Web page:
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How to mix in speed work

Note: This is going to be another multi-part post. I don’t want to force folks to wade through a wall of text as we get into the nitty-gritty bits of training theory.

You’ve been running for a while, consistently running at a comfortable pace. Maybe you’ve been doing some base building for a bit and the mileage is up. Now you want to add in some “speed” so that you can run faster. How do you start adding in “speed” so that you don’t get hurt? Unfortunately, this question is a little more complex than what you’d think.

The Track. One of the best places to dial in the speed work and get faster.

The first question we need to ask when we start talking about workouts that make us faster is: What’s the physiological stimulus we need to run faster? Yes, we could work on everything at once. Unfortunately that normally results in injury because all of our training time is “hard” or not really seeing much improvement because we’re not getting enough of any one stimulus to get better. But if we intentionally target the system that is the weak link in the chain, then we can get the most bang for our buck while minimizing the risk of injury. So what are the potential weak links?

Neuromuscular fitness/coordination

Believe it or not, our central nervous system may be what is preventing us from running faster. This can be for a couple of reasons. Our nervous system may have a hard time recruiting enough muscle fibers at once to generate the amount of force necessary to run faster. This is what it would be like if you couldn’t push the pedal all the way down while driving. The car could probably produce more oomph, but you’re not telling it to push as hard as it could.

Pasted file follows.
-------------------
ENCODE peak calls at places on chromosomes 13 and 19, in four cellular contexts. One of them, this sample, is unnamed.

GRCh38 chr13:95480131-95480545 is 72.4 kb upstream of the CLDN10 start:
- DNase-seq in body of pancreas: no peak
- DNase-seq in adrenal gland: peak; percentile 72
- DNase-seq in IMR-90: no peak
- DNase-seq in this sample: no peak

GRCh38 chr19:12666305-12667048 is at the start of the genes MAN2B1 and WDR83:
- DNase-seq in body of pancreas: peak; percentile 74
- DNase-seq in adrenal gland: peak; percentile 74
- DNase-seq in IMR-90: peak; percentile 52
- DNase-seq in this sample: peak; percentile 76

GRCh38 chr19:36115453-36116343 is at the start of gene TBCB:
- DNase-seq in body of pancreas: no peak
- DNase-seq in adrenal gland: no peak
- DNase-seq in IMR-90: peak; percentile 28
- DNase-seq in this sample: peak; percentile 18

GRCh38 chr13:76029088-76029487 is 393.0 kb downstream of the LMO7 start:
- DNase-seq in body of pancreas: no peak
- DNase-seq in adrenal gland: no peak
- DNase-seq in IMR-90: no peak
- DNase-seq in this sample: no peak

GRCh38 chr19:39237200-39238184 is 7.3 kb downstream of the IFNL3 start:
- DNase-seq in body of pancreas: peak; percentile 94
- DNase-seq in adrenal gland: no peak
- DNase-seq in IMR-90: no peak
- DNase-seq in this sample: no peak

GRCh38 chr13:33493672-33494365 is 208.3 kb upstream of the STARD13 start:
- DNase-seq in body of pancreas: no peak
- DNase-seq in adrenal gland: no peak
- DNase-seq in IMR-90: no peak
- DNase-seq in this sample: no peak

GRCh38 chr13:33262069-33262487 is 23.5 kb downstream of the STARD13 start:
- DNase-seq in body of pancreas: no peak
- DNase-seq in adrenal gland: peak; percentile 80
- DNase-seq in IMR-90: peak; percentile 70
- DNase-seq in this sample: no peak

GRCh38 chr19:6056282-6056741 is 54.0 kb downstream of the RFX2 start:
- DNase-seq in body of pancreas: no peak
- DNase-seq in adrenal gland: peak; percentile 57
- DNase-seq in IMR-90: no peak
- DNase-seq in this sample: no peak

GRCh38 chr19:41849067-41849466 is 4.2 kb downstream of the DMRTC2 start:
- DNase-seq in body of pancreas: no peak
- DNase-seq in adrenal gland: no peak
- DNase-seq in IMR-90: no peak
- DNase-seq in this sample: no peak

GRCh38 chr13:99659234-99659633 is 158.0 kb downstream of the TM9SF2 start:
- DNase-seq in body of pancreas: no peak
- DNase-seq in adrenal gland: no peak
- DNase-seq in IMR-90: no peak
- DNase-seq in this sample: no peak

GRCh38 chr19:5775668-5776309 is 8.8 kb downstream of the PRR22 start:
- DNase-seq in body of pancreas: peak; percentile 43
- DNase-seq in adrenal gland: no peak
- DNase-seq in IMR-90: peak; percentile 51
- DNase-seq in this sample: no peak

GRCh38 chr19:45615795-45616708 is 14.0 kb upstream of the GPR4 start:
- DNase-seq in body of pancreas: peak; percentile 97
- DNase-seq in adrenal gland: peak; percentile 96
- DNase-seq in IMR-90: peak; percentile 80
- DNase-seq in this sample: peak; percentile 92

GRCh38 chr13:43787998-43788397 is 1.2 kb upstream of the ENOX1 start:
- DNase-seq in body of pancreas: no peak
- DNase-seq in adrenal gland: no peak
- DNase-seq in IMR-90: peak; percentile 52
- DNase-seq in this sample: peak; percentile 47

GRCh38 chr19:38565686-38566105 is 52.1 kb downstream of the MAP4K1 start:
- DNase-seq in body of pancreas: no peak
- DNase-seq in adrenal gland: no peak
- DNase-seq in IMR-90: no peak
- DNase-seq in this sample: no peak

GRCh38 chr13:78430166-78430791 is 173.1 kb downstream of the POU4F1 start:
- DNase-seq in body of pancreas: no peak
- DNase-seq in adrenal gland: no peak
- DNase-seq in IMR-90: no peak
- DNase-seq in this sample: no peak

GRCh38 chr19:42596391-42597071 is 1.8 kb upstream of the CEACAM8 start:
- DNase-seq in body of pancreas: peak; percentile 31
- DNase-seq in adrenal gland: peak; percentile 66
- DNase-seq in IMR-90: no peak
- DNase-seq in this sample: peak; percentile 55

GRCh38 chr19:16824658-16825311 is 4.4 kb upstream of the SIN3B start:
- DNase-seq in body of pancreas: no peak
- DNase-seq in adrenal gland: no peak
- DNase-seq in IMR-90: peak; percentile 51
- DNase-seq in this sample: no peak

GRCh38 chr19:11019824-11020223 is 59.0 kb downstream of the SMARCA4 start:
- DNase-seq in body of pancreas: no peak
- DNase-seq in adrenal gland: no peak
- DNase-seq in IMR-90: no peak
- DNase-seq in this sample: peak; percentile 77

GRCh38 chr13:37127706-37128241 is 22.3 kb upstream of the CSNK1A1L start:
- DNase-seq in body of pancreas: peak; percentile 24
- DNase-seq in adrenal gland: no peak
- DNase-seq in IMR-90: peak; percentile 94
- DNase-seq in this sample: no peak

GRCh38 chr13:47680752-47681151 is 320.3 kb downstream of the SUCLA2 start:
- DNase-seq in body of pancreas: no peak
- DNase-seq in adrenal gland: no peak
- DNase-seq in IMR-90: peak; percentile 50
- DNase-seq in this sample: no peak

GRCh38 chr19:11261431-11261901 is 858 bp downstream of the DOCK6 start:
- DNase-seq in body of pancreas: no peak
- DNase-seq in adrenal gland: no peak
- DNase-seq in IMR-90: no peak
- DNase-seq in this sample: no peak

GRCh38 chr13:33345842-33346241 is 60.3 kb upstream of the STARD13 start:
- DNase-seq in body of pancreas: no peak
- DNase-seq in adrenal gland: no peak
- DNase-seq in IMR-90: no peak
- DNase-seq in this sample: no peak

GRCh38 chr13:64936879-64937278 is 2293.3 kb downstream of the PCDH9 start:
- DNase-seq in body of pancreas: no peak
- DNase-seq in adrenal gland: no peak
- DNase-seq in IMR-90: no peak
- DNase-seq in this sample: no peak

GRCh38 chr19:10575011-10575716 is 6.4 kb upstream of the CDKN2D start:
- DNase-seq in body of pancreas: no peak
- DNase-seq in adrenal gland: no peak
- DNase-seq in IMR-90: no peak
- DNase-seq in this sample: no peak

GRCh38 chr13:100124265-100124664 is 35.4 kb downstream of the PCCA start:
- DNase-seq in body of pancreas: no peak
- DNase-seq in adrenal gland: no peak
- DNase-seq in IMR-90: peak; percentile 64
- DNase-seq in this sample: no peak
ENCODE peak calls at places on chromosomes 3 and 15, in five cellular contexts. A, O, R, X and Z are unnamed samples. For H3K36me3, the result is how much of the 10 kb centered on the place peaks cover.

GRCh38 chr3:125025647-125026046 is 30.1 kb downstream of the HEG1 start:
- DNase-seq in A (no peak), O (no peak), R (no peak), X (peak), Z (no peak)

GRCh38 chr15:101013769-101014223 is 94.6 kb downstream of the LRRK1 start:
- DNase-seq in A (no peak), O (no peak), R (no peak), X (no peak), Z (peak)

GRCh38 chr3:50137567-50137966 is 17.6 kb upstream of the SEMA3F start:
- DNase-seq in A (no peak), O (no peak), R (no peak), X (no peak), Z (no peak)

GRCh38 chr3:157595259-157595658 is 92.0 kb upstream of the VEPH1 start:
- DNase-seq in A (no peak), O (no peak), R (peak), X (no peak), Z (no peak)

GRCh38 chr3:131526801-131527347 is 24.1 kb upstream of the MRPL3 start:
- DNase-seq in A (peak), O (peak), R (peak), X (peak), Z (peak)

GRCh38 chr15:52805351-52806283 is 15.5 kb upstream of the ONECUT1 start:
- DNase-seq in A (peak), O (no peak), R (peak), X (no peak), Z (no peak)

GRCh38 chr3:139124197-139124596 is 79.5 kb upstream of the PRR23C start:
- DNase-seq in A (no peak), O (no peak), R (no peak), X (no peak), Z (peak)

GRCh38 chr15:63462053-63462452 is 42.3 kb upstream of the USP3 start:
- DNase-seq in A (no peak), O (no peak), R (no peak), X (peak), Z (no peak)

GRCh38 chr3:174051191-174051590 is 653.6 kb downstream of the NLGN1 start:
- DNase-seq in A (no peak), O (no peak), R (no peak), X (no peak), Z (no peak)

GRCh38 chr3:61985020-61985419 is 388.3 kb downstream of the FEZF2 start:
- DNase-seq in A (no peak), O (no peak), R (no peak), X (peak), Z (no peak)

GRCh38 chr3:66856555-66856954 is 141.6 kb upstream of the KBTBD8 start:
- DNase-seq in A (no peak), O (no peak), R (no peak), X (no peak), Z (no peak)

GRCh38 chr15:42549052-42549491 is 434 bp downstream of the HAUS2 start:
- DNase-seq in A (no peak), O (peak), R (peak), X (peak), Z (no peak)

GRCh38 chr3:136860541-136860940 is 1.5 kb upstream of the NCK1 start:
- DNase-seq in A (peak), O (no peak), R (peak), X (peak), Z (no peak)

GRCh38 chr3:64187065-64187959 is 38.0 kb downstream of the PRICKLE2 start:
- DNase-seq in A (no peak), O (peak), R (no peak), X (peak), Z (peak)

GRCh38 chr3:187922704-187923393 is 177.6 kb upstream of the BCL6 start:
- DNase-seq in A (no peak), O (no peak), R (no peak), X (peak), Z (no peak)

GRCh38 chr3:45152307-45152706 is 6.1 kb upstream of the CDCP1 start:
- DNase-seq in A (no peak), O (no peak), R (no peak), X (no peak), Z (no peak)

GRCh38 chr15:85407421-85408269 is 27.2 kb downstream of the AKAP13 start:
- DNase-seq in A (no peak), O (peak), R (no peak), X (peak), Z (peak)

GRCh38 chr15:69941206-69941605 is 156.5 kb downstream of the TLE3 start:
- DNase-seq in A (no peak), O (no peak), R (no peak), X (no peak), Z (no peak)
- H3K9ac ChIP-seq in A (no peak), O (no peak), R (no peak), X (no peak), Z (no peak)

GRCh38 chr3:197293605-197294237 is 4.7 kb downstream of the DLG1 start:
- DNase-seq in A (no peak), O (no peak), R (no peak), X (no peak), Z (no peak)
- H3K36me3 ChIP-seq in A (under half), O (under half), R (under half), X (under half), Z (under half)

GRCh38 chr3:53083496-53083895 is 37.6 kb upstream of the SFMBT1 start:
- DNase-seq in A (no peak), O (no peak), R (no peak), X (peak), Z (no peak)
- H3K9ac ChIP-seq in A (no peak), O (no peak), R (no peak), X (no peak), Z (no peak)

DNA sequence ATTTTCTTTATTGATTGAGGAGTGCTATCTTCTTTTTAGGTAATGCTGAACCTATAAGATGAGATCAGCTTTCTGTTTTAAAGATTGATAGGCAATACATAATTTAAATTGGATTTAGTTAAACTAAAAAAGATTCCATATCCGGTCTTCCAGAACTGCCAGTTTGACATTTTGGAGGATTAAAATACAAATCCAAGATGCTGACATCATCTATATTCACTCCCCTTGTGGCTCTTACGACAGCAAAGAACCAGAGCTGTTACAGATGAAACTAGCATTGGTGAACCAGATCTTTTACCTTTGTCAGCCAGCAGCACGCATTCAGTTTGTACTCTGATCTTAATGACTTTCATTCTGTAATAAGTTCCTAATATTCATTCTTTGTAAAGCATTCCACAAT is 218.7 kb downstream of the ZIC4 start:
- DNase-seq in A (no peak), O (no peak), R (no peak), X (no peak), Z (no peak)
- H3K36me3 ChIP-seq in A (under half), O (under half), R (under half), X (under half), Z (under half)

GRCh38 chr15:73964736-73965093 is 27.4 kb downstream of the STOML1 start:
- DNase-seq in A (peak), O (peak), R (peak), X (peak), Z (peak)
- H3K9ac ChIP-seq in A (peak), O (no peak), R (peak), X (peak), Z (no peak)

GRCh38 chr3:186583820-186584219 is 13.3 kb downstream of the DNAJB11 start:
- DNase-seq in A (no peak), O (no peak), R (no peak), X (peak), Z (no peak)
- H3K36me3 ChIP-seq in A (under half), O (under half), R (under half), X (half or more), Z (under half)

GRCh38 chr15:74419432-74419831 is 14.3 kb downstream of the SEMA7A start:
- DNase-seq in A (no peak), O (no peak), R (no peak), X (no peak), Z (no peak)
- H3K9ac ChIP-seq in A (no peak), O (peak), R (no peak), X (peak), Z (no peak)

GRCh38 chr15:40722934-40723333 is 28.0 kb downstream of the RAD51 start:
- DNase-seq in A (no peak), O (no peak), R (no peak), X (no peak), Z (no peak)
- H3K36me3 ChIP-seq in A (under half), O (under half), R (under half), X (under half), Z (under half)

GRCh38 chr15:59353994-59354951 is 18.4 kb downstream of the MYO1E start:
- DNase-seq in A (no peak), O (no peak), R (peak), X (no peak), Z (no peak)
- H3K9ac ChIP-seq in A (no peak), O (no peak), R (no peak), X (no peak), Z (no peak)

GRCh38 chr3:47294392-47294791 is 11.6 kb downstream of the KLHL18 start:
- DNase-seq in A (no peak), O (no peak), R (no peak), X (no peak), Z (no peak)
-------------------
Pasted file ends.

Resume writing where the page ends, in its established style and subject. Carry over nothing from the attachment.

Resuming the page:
Drills. Part of the reason we do a dynamic warm up is to get the central nervous system firing. Some drills are excellent for really stressing the your ability to coordinate your movements, and can REALLY help improve your mechanics.

The other aspect of neuromuscular fitness is simply the ability to coordinate all the muscles that are involved in running. In other words, our biomechanics. Good form is critical to being able to run faster at any effort level, and most athletes can see a pretty significant increase in their performance by simply cleaning up the mechanics. By cleaning up the mechanics we become more biomechanically efficient, delivering more of the force our muscles are producing to the ground to propel us forward. In terms of the car analogy, this would be like having a really weak suspension and soft tires. You can jam that gas pedal down to the floor, but you’ll be dumping a lot of the force you’re generating and you won’t accelerate as quickly. Running especially is like stepping on the gas each step, as it’s a repetitive motion (unlike the continuous rotation of a tire).

Few road races are pancake flat, which makes muscular power even more important. Hill workouts in training are just one tool that can be used to develop power and glute activation to maximize our overall speed.